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Anger in `Cool Britannia'.

Businessmen and jobless teenagers were among the diverse group of 100 who attended a weekend conference on `Regenerating the spirit of community' in Cheshire in March. It was held at Tirley Garth, the MRA centre, under the auspices of Hope in the Cities.

Not one speaker was satisfied with British society as it is; all were striving in their own sphere to change it for the better; many reported practical achievements.

Participants included the Imam who chairs Brighton's ethnic minority council; a poet from London who runs a drop-in centre for jobless youngsters in Leeds--and youngsters from the same centre who are raising money to send a friend on an Outward Bound course and organizing concerts in memory of friends who died from tragic illness or accident.

Also present were a careers officer who reported a 75 per cent success rate in helping school-leavers find their next step; a financial consultant who once felt `the problems of society are nothing to do with me' but who initiated `an honest conversation' as part of the European Year Against Racism; a Greek Cypriot from an organization that helps 300 each year find jobs in the English Black Country, and a social worker who helps Asian families in London when their children get into trouble with drugs or drink.

But as well as achievement there was anger--from jobless teenagers from Chapeltown (an area of Leeds said to have Europe's highest proportion of African-Caribbean residents). They expressed deep mistrust of the police.

Businessman William Midgley responded, `I am angry too. Why do these things still happen in Leeds and elsewhere? If we don't direct that anger into bringing change in the right way, your children will be saying the same things in ten years' time.'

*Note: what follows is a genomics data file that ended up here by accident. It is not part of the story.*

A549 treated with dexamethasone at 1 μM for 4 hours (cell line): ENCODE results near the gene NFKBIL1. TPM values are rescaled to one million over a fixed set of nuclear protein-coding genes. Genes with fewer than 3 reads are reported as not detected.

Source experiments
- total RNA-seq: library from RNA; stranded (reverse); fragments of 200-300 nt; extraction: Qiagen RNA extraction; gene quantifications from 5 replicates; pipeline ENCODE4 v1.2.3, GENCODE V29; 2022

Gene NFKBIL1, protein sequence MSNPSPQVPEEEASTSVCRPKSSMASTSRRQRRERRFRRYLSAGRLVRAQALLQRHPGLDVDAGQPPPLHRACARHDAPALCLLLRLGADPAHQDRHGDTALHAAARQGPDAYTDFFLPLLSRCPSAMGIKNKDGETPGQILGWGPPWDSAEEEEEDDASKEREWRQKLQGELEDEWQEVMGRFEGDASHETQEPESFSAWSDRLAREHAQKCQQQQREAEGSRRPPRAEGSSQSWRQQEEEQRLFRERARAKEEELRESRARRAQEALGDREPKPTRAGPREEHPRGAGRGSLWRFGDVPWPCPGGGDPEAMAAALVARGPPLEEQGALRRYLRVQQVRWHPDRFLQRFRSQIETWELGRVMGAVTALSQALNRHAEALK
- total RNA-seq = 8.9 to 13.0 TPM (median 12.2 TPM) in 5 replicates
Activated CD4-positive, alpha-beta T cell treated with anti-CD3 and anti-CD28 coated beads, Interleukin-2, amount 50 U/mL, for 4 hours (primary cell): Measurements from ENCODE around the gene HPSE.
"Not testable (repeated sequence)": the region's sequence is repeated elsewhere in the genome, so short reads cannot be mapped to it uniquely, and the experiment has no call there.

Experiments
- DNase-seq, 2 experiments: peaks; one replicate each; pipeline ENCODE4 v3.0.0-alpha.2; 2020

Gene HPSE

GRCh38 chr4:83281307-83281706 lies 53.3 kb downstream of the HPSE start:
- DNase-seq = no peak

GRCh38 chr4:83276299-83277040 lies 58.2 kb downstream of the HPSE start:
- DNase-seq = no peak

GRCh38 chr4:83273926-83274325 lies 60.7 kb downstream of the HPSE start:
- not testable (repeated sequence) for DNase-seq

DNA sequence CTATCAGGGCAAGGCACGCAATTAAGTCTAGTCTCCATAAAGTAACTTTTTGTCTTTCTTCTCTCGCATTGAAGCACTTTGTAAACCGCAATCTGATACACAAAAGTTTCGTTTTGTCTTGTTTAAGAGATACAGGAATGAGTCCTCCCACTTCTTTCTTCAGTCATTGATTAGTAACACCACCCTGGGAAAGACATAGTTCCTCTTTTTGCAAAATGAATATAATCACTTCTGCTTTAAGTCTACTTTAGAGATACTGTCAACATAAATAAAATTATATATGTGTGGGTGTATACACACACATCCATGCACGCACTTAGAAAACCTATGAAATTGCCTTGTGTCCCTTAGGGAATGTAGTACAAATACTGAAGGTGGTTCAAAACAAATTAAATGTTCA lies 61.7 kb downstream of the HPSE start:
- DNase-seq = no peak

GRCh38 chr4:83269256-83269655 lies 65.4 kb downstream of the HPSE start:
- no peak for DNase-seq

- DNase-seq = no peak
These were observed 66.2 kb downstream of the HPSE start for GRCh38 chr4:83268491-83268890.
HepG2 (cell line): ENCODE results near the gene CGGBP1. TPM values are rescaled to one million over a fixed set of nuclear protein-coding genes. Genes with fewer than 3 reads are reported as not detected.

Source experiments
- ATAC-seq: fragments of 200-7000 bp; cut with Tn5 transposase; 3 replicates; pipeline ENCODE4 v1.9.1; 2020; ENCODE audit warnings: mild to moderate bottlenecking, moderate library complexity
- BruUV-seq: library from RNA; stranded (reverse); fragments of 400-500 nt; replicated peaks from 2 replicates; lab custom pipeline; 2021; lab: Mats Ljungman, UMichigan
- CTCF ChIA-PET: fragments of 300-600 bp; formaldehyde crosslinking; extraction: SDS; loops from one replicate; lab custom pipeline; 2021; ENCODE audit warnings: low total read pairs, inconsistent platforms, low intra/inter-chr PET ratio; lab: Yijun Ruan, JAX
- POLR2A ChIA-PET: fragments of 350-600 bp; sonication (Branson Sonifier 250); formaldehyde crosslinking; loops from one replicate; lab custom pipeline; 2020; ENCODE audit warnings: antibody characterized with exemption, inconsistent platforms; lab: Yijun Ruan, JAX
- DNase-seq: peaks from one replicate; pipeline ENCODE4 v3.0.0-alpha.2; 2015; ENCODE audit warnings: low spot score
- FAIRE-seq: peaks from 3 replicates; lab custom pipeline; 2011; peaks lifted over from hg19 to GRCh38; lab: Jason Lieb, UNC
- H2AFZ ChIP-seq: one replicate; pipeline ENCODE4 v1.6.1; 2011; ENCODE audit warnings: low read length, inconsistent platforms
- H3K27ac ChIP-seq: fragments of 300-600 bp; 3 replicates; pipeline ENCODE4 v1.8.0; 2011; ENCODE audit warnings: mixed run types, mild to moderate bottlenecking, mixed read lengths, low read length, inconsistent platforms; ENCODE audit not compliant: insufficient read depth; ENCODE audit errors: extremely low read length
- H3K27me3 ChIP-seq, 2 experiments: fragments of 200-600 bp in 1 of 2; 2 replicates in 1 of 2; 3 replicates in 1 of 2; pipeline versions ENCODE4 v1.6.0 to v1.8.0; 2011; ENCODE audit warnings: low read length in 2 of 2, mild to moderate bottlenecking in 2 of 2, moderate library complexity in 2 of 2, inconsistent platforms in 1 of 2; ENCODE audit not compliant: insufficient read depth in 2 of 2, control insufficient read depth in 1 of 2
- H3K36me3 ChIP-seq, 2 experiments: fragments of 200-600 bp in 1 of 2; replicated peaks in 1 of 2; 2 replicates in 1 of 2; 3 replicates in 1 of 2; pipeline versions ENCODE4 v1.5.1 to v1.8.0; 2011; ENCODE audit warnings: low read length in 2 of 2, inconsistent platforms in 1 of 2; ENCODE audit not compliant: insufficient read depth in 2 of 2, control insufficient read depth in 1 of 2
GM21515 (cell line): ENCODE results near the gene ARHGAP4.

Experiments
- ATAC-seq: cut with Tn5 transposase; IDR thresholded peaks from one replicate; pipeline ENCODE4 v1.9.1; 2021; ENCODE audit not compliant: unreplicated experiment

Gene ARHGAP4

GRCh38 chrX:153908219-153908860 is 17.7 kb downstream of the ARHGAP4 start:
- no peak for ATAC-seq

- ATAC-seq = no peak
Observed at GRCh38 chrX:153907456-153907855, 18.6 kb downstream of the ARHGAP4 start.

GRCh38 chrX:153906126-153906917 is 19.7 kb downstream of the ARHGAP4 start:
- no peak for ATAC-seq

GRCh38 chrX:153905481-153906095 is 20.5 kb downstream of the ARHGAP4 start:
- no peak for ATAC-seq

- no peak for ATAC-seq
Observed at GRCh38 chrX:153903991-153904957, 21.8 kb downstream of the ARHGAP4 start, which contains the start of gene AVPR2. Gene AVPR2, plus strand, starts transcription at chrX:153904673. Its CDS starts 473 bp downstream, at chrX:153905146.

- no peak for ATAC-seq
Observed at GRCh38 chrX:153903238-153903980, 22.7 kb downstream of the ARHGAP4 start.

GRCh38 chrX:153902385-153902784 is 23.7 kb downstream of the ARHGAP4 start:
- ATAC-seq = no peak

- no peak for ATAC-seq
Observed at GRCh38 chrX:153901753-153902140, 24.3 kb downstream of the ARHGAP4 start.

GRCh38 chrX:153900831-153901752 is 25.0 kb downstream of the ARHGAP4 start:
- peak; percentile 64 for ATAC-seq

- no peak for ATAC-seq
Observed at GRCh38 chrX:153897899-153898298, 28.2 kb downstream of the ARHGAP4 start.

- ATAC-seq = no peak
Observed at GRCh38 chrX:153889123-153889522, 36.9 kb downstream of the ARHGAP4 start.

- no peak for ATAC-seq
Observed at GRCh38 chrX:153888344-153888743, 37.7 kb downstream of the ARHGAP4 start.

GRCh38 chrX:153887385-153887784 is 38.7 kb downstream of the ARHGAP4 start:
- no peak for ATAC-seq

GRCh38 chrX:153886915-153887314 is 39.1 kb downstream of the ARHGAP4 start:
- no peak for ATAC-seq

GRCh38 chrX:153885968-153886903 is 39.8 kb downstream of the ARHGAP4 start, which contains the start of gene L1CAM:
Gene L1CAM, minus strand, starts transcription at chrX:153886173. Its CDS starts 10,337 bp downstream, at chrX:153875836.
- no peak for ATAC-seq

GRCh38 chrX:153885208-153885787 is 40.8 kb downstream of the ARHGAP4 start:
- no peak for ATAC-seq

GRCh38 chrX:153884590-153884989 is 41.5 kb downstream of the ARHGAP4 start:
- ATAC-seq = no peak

Midgley, who is Executive Vice-Chairman of the Newcastle Building Society called on businesses to take responsibility for the communities in which they are based.

A top banker had told Midgley that his bank's contribution to society was that 11 members of his staff had become millionaires. `Does business have no other responsibility to society than to enrich a small number of people?' asked Midgley. `Many businesses think that creating jobs is the end of the responsibility. We cannot leave it there. If companies adopt that attitude society will be the poorer.'

Some companies in Newcastle showed `a wider responsibility', he went on. Partners in Racial Equality brought together business and the ethnic minorities. And the Westgate Partnership worked with an inner city comprehensive school. `Partnerships are a conduit to help people contribute. I believe there is a great pool of talent among people who want to contribute to society but don't know how. Business-based organizations in every community need to be tapped and they will respond.'

Lawrence Fearon, a community development consultant from London, said that learning to build up trust was at the heart of building relationships. `Community is made of different parts and each should have concern for the other. We're all going to have to start again with ourselves. We need to press the button and start again.'

Betty Gray, a grandmother from Newcastle upon Tyne, spoke of the grassroots community-building work that she and her late husband Rex had been involved in for many years. `Much of what we do in Newcastle is undergirded by deep friendships between people of different races--not casual relations but real deep friendships. Only then can you ask the things that puzzle or disturb you.' At times of crisis in the city, a small group had met together to seek for God's direction. `He does help and give ideas for initiatives,' she ended.

If Rip van Winkle had gone to sleep in Britain 50 years ago and awoken at this conference, he would have been amazed. The mono-cultural, mono-racial Britain (if it ever really was that) has gone for ever. Cool Britannia wears a coat of many colours. Sadly, perhaps inevitably, the mentality of we Anglo-Saxons has been slow to adjust.

But we should reflect: is it a greater thing to rule an empire of many races and cultures--or to make a home where people from diverse faiths and ethnic backgrounds can live happily together?
COPYRIGHT 1998 For A Change
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Author:Faunce, Alan
Publication:For A Change
Date:Jun 1, 1998
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